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  Field Notes From
Was Darwin Wrong?



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Was Darwin Wrong? On AssignmentArrows

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From Author

David Quammen



Was Darwin Wrong? On Assignment

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From Photographer

Robert Clark



In most cases these accounts are edited versions of a spoken interview. They have not been researched and may differ from the printed article.

Photographs by Michael Nichols (top) and Alex Di Suvero


 

Was Darwin Wrong? On Assignment Author Was Darwin Wrong? On Assignment Author
Was Darwin Wrong?

Field Notes From Author
David Quammen

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    At the American Museum of Natural History in New York, I met with paleontologists Niles Eldridge and Ian Tattersall. It was a privilege to meet with them and discuss their respective studies. Ian gave me a tour of the museum that included an explanation of how the discovery of Lucy, a famous hominid find, differs from other previously unearthed hominids.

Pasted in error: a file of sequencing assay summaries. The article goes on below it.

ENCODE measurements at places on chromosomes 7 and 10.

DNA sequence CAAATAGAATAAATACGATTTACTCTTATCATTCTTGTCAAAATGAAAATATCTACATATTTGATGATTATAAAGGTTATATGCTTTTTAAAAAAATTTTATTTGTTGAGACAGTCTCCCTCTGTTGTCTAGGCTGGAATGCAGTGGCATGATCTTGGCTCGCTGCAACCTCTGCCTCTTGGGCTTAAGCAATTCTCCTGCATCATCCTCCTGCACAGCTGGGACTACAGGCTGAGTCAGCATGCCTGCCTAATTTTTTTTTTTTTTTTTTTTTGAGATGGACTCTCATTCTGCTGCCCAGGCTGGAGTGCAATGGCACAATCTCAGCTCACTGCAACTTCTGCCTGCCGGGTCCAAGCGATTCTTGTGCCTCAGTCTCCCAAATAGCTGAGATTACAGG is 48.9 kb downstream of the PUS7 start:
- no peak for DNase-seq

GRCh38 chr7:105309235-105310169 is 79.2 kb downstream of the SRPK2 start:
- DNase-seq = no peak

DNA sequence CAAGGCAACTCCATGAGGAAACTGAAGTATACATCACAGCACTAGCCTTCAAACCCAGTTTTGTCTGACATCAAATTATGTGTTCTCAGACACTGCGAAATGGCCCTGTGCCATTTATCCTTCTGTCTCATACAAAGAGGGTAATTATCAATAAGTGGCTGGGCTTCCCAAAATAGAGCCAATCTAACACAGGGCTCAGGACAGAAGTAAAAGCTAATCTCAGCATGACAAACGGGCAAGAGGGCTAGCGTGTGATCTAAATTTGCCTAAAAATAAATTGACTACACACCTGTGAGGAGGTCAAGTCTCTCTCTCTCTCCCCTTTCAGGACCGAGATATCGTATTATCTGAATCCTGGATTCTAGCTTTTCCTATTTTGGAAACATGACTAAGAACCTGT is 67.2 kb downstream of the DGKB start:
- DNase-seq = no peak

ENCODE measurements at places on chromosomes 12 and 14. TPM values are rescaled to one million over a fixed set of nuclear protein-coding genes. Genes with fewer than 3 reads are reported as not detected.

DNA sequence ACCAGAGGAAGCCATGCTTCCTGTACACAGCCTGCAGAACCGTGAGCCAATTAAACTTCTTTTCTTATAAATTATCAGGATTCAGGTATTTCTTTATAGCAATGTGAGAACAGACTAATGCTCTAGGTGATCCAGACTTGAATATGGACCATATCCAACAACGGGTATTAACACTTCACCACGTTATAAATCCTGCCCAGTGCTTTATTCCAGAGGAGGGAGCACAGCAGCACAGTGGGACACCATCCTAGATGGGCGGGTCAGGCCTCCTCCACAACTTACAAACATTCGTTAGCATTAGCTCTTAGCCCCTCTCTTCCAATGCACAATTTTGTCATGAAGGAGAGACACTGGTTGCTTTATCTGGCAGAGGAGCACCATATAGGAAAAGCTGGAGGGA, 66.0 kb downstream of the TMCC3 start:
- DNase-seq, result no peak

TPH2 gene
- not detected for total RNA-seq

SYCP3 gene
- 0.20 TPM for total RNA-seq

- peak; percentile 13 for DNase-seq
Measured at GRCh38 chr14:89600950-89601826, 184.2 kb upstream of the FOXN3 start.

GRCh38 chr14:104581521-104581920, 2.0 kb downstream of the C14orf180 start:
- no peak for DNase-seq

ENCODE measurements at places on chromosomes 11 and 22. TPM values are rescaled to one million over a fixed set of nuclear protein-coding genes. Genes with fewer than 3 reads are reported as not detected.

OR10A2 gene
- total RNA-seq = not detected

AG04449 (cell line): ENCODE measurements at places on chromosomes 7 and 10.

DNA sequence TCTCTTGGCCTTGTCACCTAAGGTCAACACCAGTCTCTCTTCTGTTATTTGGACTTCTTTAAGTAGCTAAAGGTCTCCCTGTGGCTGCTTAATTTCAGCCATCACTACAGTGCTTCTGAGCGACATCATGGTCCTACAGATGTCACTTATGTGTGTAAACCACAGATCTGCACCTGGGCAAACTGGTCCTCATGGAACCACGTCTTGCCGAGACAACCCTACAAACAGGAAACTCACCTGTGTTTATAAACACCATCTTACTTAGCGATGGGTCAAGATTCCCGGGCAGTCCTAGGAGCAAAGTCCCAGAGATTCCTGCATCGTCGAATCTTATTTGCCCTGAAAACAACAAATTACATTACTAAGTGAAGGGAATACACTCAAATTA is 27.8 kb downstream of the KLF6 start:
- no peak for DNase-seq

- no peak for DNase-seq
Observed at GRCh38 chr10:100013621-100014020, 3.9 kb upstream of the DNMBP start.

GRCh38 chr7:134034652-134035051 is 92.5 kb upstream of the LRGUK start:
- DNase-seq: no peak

I've spent 20 years doing field travel that helps me understand evolutionary ideas, and there have been some scary moments in all that time. But for this assignment I simply visited a few cities and spent time with very civilized, very smart evolutionary biologists in the comfort of their offices. Absolutely no suffering involved.

    Often scientists will surprise you with an interest or talent that has nothing to do with the work that seems to consume most of their lives. Niles Eldridge is an evolutionary paleontologist, famous for developing an idea about the pacing of evolutionary change that he and his colleague Stephen Jay Gould called punctuated equilibria. But Niles is also fascinated by the cornet, a musical instrument similar to a trumpet. His collection includes dozens and dozens of them. He's written scholarly papers on the history of the instrument, and he's a musician of some talent. That was a charming and unexpected discovery.

   


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